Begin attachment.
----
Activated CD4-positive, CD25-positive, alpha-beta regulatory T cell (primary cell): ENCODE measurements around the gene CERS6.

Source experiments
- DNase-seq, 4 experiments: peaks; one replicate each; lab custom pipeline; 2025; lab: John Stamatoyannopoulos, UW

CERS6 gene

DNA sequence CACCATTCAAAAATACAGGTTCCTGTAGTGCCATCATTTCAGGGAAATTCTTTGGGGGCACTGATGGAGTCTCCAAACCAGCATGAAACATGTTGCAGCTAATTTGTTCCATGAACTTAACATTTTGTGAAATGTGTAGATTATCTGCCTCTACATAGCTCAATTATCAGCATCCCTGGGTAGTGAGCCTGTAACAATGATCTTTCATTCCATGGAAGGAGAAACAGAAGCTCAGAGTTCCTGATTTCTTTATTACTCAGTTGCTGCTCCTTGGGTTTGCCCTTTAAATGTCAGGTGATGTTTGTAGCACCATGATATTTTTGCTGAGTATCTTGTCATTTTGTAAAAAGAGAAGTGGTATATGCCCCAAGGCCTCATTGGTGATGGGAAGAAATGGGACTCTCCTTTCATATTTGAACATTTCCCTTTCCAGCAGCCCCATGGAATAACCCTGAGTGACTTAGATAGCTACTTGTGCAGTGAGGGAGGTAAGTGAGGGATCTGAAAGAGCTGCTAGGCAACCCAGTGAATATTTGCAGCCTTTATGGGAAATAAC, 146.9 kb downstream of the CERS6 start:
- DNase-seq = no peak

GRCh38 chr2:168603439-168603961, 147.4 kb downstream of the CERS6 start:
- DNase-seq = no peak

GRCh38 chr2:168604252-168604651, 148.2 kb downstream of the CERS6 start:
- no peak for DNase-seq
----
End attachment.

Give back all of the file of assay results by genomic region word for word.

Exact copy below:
Activated CD4-positive, CD25-positive, alpha-beta regulatory T cell (primary cell): ENCODE measurements around the gene CERS6.

Source experiments
- DNase-seq, 4 experiments: peaks; one replicate each; lab custom pipeline; 2025; lab: John Stamatoyannopoulos, UW

CERS6 gene

DNA sequence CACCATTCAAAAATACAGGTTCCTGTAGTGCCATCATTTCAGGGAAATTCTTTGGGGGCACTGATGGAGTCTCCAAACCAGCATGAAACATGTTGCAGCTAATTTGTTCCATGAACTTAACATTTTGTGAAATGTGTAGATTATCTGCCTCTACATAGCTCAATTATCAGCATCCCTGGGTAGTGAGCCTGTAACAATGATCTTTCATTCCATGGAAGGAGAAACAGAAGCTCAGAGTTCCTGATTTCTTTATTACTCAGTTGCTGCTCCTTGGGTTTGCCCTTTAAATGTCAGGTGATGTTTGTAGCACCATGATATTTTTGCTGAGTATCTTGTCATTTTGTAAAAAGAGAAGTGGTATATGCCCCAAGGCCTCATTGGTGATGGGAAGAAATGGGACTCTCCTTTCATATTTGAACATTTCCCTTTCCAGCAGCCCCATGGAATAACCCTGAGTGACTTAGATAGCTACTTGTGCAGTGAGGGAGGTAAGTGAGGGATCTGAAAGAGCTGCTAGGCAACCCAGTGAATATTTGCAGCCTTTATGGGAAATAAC, 146.9 kb downstream of the CERS6 start:
- DNase-seq = no peak

GRCh38 chr2:168603439-168603961, 147.4 kb downstream of the CERS6 start:
- DNase-seq = no peak

GRCh38 chr2:168604252-168604651, 148.2 kb downstream of the CERS6 start:
- no peak for DNase-seq